Twelve years after losing their virginities to one another in college, Jake (Jason Sudeikis) and Lainey (Alison Brie) reconnect at a meeting for sex addiction. From there they decide not to ruin things by sleeping together and instead grow closer as they attempt to keep their relationship platonic.
There are plenty of rom-com tropes to be had in this movie, including the expected, albeit frustrating, conversation to discuss whether or not men and woman can just be friends. Thankfully a strong, witty script from Leslye Headland, and incredible chemistry between Sudeikis and Brie keeps Sleeping With Other People afloat amidst some of the more formulaic aspects of the movie.
Jake and Lainey’s relationship is full of sexual tension from the start, so much so that they need to create a ‘safe word’ whenever it gets to be too much and they need to separate themselves from each other in order to maintain the platonic friendship they both agreed to. There is no way this movie would have been as charming had the two leads not come across as true friends the way Sudekis and Brie did. Often times during the film I wondered if Headland simply let the two stars improvise as two close friends would, their rapport and banter felt so organic and believable.
Adam Scott and Amanda Peet put in brief, but significant appearances as Lainey and Jake’s ‘love’ interests, though both relationships are approached quite differently and in a way that helps us see the actual growth of Lainey and Jake as people due almost entirely to the strength of their friendship. Jason Mantzoukas and Andrea Savage are hilarious as Jake’s friends who have become parents and yearn for the childless days of drugs and sex that lasts more than six minutes. Yes, it’s a bit cliche (don’t have kids, they’ll ruin your life, haha), but it doesn’t feel stale here.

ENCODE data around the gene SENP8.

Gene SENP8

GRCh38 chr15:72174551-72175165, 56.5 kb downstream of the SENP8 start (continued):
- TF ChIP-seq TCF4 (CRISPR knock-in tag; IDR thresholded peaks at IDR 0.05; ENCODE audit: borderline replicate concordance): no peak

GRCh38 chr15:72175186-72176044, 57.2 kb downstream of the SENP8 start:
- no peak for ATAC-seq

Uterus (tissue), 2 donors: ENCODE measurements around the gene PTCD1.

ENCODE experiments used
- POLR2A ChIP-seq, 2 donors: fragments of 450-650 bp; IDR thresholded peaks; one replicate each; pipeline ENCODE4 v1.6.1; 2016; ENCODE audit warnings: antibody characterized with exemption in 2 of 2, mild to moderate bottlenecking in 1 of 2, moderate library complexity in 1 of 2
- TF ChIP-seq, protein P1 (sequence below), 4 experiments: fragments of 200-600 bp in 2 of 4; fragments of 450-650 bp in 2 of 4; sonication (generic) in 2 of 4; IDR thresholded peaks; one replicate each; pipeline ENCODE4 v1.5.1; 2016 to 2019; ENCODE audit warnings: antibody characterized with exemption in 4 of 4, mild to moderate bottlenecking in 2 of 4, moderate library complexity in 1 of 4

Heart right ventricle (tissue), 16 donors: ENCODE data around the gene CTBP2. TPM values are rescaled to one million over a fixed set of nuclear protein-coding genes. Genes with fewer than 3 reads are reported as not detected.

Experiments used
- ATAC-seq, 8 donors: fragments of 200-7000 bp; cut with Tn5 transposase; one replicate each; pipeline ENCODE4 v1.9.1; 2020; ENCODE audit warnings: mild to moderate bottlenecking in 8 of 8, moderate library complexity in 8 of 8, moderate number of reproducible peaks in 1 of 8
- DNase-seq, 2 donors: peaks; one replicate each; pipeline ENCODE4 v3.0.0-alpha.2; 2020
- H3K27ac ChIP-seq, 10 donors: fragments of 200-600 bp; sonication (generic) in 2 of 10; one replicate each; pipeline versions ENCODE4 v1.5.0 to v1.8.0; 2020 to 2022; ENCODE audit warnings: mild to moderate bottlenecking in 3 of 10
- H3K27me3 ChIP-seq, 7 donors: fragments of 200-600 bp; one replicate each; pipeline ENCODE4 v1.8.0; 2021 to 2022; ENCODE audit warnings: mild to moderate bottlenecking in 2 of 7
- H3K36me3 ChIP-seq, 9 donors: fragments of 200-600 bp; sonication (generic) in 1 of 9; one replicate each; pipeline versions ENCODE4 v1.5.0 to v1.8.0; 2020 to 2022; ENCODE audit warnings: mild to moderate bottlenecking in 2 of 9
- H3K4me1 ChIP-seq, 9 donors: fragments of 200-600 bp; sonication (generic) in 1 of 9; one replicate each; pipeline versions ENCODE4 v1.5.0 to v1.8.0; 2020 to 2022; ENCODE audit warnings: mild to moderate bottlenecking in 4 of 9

Alison Brie is once again the MVP, hilariously sweet and charming with an uncanny ability to shift emotional gears in the blink of an eye. But Jason Sudeikis carries his own weight with a nuanced performance as Jake, and his effortless charisma is enough reason to believe he’s able to get as much action as he does. It seems obvious to their friends that they’re meant to be together, despite their insistence that they’re ‘just friends’ even though it’s clear that they both want to be more. It’s just that going down that particular path would quite possibly ruin what they already have, and neither is willing to risk it.
While there are some conventional rom-com plot points here, they’re done so well that they feel almost fresh. There is no big contrived conflict to keep the two characters apart, no ridiculous misunderstanding that can be solved with two minutes of communication. These two people find each other at just the right time and grow together, despite revolving relationships and one night stands. The question is if they’re willing to take that extra step and truly commit. The answer seems obvious, but Sudeikis and Brie make the entire journey entertaining, heartfelt and funny. I adored it.